Although we have described the aforementioned therapeutic mechanisms of mindfulness-centered regulation as discrete processes linked in a sequential, linear fashion, in actuality they often run in parallel and may be linked in a recursive, self-reinforcing system of positive feedback loops. Figure 2depicts the hypothesized interactions between these processes and therapeutic targets of MBIs.



In contrast to mindfulness, which leads to cognitive and behavioral flexibility, addiction may be characterized by mindlessness, i.e., habitual or scripted responses that are often deployed automatically without conscious volition or regard for goodness-of-fit with present goals or the socioenvironmental context. Although procurement of many psychoactive substances requires significant planning and intentionality, the appetitive drive that motivates drug seeking may emerge in a context of mindlessness, manifested as obsessional thoughts of using and compulsive urges that seem to arise in an unbidden and intrusive fashion in direct contradiction to rational decision making. Moreover, the behavioral routines involved in the ritual of drug administration can become automated and executed mindlessly in much the same was as other complex repertoires can be engaged without conscious volition by conditioned contextual cues (26). Hence, individuals treated for substance dependence with higher levels of mindlessness tend to experience higher levels of craving (66) and consume larger quantities of addictive substances than their more mindful counterparts (1). These findings suggest that habitual, reflexive responding can confer vulnerability to individuals in recovery. Conversely, greater attention to and awareness of one’s reactions to substance-related cues predicts less substance use among persons in recovery from addiction (111). In light of Tiffany’s (20) proposal that automaticity drives appetitive addictive responses, mindfulness of one’s automatized reactions would presumably allow for greater self-regulation of mindless reactions elicited by drug-cues, and increase proactive cognitive control over substance use.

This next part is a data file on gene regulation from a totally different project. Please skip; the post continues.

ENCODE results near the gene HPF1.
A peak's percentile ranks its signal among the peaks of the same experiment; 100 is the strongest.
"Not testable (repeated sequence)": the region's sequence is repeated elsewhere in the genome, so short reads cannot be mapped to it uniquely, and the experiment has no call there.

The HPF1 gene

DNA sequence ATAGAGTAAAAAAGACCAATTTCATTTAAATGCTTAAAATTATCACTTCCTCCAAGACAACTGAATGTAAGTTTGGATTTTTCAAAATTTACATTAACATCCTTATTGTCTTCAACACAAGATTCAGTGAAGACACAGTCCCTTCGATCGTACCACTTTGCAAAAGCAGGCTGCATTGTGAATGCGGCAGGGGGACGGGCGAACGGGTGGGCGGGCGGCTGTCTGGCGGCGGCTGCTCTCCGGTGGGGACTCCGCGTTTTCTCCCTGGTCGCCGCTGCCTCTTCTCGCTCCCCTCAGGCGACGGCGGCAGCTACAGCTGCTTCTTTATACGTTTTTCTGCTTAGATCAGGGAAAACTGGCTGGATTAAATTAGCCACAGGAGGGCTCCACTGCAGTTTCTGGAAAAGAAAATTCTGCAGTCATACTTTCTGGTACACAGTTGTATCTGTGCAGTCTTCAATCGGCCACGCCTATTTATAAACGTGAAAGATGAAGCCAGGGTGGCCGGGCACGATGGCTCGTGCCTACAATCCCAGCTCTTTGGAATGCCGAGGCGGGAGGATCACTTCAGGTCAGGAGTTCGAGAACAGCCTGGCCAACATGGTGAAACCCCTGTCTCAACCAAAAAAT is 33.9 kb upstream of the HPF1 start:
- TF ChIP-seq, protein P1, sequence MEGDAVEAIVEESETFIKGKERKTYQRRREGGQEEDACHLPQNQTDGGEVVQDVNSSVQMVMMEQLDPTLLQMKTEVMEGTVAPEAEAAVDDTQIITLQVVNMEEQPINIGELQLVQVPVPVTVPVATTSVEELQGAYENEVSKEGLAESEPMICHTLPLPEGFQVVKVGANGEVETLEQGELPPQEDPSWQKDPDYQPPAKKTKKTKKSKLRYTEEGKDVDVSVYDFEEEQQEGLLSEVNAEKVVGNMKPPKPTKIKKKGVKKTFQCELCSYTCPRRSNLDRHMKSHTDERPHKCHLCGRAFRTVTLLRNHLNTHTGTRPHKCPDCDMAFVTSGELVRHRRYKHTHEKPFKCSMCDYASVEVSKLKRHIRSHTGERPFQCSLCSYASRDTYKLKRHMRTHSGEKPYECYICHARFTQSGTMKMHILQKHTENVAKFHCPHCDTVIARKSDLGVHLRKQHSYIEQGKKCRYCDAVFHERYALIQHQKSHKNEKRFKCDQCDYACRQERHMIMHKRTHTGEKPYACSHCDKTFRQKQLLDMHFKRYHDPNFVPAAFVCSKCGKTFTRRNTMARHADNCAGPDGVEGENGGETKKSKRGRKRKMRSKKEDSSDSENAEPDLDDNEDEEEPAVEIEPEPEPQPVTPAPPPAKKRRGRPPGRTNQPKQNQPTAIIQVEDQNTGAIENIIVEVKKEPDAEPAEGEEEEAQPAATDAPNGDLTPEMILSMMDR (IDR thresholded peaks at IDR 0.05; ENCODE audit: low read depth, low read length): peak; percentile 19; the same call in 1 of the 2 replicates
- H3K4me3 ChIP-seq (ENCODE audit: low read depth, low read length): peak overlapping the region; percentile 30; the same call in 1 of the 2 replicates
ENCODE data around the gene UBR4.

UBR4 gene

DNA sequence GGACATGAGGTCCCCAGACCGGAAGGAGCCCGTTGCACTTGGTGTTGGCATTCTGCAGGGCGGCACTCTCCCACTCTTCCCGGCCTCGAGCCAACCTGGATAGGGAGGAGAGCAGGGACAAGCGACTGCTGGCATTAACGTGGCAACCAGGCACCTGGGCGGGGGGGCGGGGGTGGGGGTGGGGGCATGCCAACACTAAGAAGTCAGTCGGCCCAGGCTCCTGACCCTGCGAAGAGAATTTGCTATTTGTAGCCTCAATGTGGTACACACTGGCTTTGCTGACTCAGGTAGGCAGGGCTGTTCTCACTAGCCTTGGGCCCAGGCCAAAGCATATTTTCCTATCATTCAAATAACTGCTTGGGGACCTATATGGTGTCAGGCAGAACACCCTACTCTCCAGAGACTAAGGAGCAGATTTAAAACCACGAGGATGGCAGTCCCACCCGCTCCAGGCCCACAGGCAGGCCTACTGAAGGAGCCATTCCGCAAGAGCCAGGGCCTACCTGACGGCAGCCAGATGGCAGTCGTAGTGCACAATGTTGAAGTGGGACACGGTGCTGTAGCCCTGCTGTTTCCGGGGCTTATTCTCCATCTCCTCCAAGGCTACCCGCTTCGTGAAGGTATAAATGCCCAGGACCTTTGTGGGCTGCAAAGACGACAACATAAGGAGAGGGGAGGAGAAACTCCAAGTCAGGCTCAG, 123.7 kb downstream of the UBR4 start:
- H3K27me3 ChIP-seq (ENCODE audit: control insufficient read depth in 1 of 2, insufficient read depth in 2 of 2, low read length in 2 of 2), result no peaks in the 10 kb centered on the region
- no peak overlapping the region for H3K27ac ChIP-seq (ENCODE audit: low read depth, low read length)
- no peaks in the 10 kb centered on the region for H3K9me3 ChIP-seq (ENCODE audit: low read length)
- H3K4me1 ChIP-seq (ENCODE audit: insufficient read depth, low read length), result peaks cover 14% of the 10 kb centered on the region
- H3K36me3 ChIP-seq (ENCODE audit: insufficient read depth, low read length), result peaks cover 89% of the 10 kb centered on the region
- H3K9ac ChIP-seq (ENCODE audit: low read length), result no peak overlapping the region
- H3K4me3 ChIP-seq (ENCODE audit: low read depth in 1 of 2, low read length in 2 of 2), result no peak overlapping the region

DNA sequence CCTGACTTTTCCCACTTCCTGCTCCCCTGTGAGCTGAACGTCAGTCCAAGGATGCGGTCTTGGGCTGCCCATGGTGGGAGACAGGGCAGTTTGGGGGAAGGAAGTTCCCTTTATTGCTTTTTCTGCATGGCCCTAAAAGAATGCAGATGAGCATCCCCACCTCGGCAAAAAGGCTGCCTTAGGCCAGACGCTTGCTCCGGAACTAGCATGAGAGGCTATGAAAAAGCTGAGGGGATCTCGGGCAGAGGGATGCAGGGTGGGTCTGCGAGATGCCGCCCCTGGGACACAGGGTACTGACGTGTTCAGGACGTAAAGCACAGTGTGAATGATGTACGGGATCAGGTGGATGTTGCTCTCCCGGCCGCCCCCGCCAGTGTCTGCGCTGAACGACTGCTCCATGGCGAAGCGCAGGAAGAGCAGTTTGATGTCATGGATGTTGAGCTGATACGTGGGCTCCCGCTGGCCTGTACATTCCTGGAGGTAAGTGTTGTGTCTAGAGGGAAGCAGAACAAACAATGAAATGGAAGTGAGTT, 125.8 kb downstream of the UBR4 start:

Addiction involves deleterious neuroplastic changes in frontal-striatal-limbic circuitry that results from chronic drug-use. We hypothesize that this drug-induced neuroplasticity may be remediated through participation in MBIs. Specific knowledge of the neuroplastic alterations underpinning dysregulated circuit-function in addiction may inform treatment development efforts to drive the next generation of MBIs. For example, in light of evidence that dopaminergic salience networks involved in normal human learning and reward become usurped during the addictive process and biased in favor of drug-relevant stimuli, MBIs should be explicitly tailored to address reward processing deficits by emphasizing skills that enhance savoring of natural, non-drug related rewards. Though most current MBIs have underemphasized this potential treatment target, one novel MBI, Mindfulness-Oriented Recovery Enhancement (68) places a special emphasis on providing training in mindful savoring as an approach to restoring natural reward responsiveness. Concomitantly, a growing recognition of the role of attentional bias in addiction points to the potential clinical utility of focused attention forms of mindfulness practice as means of strengthening lateral frontal (dlPFC)-parietal networks involved in attentional (re)orienting from drug-cues; in that regard, recent ERP analyses of EEG data suggest that regular, brief mindfulness practice of focused attention on respiratory sensations strengthens electrophysiological indices of enhanced attentional control (181). Conversely, open monitoring forms of mindfulness meditation that target medial frontal (ACC)-parietal-thalamic regulation of striatal circuits might be most useful for generating awareness of cue-elicited activation of drug-use action schemas and could enable the practitioner to regain conscious cognitive control of automatized addictive behavioral routines. Thus, translating findings from the leading edge of neuroscience into the treatment development process may result in ever more specialized and efficacious MBIs targeted to meet the unique challenges of addictions treatment.